The body condition score（BCS）is a subjective and semi-quantitative assessment of the nutritional status of dogs. The method, though popularly used, is not always accurate, and scores can vary among observers. In the present study, we examined if an objective morphometric analysis could be used to estimate BCS in dogs. Three anatomically defined body lengths were measured in 42 dogs of 19 different breeds, size and sexes and analyzed for correlation with ideal body weight（IBW）, which was estimated by current body weight and body fat percentage. As a result, a high correlation was found between IBW and the length between the episternum and the ischial tuberosity. Using the regression expression, theoretical IBWs were calculated. BCS was estimated based on the difference between IBW and current body weight. These results suggest that a simple morphometric measurement can be a practical alternative to the conventional BCS assessment.
The body condition score（BCS）system is used by veterinary practitioners worldwide for the assessment of the nutritional status of small animals. The BCS is a subjective method performed by visual observation and palpation, and results can vary among observers. For this reason, we developed a canine BCS palpation model and reported its effectiveness in minimizing the inter-observer variability. In the present study, a questionnaire-based survey was conducted to evaluate the usefulness of the improved version of the model among veterinarians and dog owners. The majority of the veterinarians perceived that the palpation feeling of the BCS model was in good agreement with actual patients. We also found that although most veterinarians were routinely performing BCS assessment and communicating the results to owners, however,most dog owners did not know about BCS. Thus, the BCS model is likely useful as a communication tool between veterinarians and owners during nutritional consultation. This is especially important given the high prevalence of obesity among pet dogs.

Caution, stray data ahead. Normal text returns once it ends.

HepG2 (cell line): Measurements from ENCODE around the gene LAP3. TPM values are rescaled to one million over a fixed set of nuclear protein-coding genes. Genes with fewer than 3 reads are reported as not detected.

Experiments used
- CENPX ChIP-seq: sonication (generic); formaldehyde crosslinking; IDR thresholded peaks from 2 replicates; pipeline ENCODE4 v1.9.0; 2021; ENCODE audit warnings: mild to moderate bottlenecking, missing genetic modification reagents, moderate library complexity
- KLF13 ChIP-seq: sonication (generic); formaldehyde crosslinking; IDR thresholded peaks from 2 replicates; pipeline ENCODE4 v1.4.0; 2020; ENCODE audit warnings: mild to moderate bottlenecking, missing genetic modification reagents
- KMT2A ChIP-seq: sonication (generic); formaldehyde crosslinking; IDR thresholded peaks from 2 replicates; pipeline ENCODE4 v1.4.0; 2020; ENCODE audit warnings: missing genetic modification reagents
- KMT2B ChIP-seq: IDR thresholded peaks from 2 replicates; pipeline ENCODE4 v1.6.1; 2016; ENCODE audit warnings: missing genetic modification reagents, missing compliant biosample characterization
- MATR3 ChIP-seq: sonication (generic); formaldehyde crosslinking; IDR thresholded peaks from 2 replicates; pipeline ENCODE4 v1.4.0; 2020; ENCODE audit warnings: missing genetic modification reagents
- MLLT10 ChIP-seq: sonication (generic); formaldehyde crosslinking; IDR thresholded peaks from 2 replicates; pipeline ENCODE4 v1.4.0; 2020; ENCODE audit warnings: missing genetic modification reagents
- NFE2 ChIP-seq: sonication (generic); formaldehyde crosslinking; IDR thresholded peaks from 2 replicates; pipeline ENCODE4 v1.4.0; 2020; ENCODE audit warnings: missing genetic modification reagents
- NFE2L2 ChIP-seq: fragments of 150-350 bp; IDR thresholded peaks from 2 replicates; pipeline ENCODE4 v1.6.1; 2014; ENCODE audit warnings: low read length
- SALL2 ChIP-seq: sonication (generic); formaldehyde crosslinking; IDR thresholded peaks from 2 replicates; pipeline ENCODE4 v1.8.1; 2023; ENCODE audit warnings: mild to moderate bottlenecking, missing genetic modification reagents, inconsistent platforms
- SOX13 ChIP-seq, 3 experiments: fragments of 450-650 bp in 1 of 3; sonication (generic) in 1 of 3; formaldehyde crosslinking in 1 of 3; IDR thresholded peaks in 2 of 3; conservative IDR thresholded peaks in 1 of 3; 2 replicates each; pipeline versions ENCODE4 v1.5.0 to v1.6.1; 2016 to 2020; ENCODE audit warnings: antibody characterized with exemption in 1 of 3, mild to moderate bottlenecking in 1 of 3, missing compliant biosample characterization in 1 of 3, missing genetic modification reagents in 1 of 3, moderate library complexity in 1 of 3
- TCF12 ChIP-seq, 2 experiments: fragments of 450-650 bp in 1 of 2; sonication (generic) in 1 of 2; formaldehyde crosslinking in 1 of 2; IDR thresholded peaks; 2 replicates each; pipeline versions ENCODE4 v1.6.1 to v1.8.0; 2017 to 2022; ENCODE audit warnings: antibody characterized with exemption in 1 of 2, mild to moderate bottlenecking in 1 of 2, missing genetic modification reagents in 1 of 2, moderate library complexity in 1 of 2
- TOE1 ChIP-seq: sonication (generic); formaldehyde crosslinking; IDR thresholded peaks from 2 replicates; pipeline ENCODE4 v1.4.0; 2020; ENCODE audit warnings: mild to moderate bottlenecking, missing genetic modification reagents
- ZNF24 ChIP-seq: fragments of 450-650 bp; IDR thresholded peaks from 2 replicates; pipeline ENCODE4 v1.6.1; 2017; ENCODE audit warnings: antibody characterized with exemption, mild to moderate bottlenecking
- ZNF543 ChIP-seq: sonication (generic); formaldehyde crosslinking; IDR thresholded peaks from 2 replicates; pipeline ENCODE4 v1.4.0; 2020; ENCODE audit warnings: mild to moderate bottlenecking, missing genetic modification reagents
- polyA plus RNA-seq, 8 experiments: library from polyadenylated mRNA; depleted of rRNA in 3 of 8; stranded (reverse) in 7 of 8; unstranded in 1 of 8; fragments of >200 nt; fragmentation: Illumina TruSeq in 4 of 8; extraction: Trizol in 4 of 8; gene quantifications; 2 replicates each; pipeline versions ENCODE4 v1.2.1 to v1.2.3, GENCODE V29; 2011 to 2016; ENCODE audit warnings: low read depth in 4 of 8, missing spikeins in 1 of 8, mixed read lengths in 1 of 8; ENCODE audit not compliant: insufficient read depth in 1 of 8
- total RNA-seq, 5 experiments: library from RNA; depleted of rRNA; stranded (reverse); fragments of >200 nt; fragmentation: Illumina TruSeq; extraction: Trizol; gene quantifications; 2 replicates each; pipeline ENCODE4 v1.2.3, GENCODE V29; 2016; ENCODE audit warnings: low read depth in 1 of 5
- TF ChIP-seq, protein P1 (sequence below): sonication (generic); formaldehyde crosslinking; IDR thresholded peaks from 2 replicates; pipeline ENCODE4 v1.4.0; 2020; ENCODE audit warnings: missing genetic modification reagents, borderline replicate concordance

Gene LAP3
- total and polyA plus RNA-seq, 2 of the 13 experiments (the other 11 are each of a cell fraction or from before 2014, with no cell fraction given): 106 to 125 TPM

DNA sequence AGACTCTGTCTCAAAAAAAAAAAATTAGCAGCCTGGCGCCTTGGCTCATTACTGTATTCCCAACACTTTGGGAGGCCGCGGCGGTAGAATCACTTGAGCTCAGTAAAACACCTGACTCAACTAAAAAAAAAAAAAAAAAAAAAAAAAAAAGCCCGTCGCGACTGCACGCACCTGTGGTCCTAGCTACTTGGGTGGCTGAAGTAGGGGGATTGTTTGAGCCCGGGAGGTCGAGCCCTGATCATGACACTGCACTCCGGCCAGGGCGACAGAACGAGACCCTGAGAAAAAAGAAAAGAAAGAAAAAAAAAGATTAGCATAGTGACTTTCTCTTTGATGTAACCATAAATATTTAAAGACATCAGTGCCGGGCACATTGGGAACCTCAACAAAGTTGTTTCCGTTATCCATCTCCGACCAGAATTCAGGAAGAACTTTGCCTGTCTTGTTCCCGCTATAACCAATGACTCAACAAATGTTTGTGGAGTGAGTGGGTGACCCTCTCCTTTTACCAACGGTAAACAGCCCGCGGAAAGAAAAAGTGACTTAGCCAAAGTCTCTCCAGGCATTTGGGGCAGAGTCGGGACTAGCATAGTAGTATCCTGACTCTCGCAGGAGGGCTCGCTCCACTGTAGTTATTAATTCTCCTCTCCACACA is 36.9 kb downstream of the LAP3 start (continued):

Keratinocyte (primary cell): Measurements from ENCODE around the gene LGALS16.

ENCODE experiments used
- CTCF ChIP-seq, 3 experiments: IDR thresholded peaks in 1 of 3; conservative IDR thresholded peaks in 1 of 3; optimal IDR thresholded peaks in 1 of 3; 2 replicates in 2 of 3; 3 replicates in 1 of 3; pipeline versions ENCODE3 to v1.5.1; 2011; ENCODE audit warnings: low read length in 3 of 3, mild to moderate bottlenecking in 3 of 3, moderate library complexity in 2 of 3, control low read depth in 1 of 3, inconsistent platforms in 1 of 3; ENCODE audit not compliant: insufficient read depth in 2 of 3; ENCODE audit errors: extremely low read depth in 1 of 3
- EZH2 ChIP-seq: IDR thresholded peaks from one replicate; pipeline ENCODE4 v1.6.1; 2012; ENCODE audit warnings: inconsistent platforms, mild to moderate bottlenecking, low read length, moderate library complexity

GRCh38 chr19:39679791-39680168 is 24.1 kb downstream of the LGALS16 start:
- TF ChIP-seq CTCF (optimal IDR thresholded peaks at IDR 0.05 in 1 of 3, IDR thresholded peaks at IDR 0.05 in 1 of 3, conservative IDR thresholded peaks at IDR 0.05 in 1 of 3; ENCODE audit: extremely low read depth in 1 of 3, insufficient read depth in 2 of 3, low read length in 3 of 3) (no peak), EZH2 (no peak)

Measurements of glucose concentration by urinalysis test papers are generally accepted for kidney diseases and diabetes mellitus（DM）examinations in veterinary medicine, but the actual urine glucose concentration values have remained undetermined. Here, by using a digital meter（UG-120-H; Tanita,Tokyo）, we identified the urine glucose concentrations in 233 dogs and 124 cats. In the physiological conditions, the sugar concentrations of the dogs' urine（36±17 mg/dL）were significantly higher than those of the cats（32±12 mg/dL）, and the excretion of glucose into urine increased with an age-dependent manner in both the dogs and cats. Our findings suggest that this digital device enables the identification of the existence of 30 - 40 mg/dL glucose in the urine of healthy dogs and cats.